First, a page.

Don’t want to get Vivaldi on Android from Google Play? We give you a choice.

  • Vivaldi Team

    Looking to download Vivaldi on Android from outside of Google Play? Let’s look at the alternatives.

    Click here to see the full blog post

  • Why not working officially with too? They have a very good reputation.

  • @ouzowtf: For what I understand with apkmirror although pretty neat, majority of their APKs weren't exactly submitted by the app authors/publisher themselves. So basically they host apps which were not permitted to be hosted on the site to begin with. Would there be implications if Vivaldi were to upload their app on the site? Not sure. But they are already there officially or not.

    As a general rule though, regardless of reputation, one should be wary of 3rd party sources as opposed to officla/permitted repositories which uptodown is.

  • Hmm... hadn't heard of this one - I recently started using APK Pure to update my local TV apps (Google insist I must register a new credit card (WTF!?!) to change to my current country; despite having lived here (with locally bought Android phones on local phone networks) for EIGHT YEARS already!).

    If Vivaldi recommends it then I implicitly trust it more... 🙂

  • I had never heard of Uptodown until it was mentioned in the app-store poll on this blog, but I like the sound of this. An "automatic update" mechanism for Vivaldi is desirable, including on Android, and it seems that App stores are the way to do this.

    I like that Uptodown scans everything with Virus Total. Despite VT being owned by Goggle, this suggests that Uptodown APKs are actually subject to more scrutiny than the software in Goggle's own Prey store. The only times I've ever seen anyone get a virus on their Android handset, it was bundled in with something they assumed would be safe because they'd got it from the Goggle Prey store.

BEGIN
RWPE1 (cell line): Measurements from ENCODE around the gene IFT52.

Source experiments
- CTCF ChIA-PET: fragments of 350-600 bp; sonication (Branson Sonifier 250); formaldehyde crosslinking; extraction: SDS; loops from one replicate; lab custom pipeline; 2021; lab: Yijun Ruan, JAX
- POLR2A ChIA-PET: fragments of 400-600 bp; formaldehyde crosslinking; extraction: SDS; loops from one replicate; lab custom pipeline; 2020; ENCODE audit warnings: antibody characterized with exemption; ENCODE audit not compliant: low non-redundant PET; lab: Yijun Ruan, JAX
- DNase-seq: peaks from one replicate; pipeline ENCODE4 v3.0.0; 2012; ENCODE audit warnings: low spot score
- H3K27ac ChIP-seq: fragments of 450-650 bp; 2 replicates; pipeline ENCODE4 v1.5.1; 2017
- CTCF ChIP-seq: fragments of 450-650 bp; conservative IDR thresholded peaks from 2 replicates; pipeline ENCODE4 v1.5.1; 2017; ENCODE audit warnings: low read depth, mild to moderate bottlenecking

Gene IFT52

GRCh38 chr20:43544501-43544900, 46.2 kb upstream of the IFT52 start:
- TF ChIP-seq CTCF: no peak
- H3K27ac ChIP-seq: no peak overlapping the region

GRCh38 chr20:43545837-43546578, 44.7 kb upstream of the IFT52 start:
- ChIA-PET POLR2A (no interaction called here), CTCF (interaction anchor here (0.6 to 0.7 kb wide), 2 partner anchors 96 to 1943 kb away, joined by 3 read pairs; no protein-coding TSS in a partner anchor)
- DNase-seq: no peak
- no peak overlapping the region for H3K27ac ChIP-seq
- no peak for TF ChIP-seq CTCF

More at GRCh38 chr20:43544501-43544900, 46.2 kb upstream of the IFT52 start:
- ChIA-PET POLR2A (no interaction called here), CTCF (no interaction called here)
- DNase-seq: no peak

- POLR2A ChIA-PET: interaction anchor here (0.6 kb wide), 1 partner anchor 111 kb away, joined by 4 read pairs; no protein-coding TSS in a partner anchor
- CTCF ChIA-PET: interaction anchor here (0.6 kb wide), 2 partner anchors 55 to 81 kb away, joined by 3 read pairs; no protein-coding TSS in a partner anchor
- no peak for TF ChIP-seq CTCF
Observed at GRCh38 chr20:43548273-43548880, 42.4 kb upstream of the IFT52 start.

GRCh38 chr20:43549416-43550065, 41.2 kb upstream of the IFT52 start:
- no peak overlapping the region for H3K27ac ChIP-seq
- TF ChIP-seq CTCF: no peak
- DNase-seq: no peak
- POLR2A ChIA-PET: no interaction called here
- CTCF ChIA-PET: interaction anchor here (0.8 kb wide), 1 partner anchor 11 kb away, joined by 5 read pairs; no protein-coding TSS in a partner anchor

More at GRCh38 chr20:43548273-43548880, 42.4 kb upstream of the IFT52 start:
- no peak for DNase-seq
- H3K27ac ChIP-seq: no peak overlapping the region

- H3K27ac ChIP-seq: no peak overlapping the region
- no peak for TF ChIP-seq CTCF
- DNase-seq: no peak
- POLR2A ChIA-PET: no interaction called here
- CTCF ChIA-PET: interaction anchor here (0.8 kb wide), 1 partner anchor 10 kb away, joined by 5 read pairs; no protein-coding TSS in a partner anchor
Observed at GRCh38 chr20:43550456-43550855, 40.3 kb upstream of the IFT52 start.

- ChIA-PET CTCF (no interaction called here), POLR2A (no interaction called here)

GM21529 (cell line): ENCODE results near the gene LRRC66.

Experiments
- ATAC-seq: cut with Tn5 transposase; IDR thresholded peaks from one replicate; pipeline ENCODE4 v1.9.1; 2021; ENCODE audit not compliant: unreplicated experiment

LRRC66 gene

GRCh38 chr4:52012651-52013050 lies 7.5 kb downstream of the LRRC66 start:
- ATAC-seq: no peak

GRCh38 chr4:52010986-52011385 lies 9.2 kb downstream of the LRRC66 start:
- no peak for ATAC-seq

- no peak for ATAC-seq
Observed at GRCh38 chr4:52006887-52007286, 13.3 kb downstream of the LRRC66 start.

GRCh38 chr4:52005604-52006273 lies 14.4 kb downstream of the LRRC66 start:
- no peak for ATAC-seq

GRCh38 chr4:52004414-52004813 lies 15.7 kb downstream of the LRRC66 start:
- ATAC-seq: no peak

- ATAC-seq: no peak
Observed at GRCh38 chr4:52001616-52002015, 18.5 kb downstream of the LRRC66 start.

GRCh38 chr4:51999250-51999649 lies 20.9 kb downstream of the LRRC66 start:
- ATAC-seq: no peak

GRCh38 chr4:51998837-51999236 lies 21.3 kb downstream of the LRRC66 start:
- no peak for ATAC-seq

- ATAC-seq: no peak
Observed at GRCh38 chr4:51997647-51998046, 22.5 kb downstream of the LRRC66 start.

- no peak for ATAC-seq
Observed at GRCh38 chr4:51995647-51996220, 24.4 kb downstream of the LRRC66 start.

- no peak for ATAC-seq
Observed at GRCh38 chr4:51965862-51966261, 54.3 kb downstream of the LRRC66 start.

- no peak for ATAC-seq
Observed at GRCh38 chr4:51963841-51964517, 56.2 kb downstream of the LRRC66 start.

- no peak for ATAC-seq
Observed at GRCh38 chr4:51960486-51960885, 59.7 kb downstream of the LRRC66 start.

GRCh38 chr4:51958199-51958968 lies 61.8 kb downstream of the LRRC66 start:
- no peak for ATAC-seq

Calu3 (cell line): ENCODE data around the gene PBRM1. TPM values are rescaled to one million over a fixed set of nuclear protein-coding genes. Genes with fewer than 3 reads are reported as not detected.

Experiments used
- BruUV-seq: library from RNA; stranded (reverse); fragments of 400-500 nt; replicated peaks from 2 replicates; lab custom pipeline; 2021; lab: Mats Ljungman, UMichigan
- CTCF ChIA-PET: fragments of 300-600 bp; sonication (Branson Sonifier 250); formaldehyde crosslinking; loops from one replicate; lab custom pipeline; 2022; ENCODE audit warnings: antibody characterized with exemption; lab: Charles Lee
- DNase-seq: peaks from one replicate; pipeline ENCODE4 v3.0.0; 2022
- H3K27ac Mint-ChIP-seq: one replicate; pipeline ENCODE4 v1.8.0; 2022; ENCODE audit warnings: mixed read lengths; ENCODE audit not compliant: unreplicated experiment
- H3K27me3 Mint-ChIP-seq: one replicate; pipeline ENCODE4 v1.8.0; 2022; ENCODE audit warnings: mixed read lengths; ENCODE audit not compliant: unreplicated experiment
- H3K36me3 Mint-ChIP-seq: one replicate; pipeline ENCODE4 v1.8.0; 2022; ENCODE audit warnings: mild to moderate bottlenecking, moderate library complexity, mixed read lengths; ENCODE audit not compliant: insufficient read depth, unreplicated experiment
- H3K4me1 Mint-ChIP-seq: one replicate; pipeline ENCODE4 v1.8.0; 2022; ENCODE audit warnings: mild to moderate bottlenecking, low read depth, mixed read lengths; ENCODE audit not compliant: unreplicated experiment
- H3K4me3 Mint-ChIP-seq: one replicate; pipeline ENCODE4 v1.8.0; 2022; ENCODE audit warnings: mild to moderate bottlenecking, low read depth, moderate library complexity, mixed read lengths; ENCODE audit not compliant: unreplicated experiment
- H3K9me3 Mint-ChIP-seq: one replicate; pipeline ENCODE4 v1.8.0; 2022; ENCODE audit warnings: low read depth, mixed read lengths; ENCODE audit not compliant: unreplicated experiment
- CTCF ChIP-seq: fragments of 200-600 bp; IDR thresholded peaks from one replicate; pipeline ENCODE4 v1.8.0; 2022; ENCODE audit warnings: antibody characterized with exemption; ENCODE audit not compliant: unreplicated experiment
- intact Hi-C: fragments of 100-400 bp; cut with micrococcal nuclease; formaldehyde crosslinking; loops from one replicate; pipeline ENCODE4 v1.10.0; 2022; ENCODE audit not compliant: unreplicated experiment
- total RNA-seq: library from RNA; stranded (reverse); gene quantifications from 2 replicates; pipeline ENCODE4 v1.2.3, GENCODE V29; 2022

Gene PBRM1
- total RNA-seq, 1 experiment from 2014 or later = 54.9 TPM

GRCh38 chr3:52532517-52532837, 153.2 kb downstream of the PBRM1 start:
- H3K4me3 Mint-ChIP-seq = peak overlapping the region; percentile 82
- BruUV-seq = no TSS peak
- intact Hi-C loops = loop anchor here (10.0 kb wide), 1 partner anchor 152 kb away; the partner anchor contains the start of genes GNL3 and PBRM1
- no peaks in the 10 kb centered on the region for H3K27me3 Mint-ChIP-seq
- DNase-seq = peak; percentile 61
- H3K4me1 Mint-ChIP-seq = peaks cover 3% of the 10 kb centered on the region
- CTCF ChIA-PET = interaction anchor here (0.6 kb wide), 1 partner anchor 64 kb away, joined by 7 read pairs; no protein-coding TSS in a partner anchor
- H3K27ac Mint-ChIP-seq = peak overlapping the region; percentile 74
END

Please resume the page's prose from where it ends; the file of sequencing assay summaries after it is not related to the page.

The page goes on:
Because Vivaldi isn't under a completely free (libre) licence, it could never be included in the main official F-Droid store, but it would still be possible to implement an F-Droid compatible repo that F-Droid users could manually add to their client. This would then mean that F-Droid users could have automatic updates without the need to install more than one app store. I suspect anyone with the knowledge and motivation to use F-Droid in the first place, would find it almost-trivial to add an extra repo to the F-Droid client.

    I'm also so glad that Uptodown (like F-Droid and Aptoide) doesn't require a user account. I hope enough users start to migrate away from the (cr)Apple and Goggle stores that these companies take note. There is no reason why anyone should need to give away unnecessary details or create an account just to use the basic functions of their device or keep it secure and updated. You've already paid money for the device. The manufacturers and their partners have an obligation to support it for a reasonable amount of time. There should be no need to sell your details or track you in order to make that basic obligation "commercially viable".

  • - Ambassador -

    @jamesbeardmore , F-Droid also has apps which a not completly OpenSource, but with an advice of this. See for Example the Gloomy Dungeon games in F-Droid, and others which includes codes which are not completly free, like Vivaldi.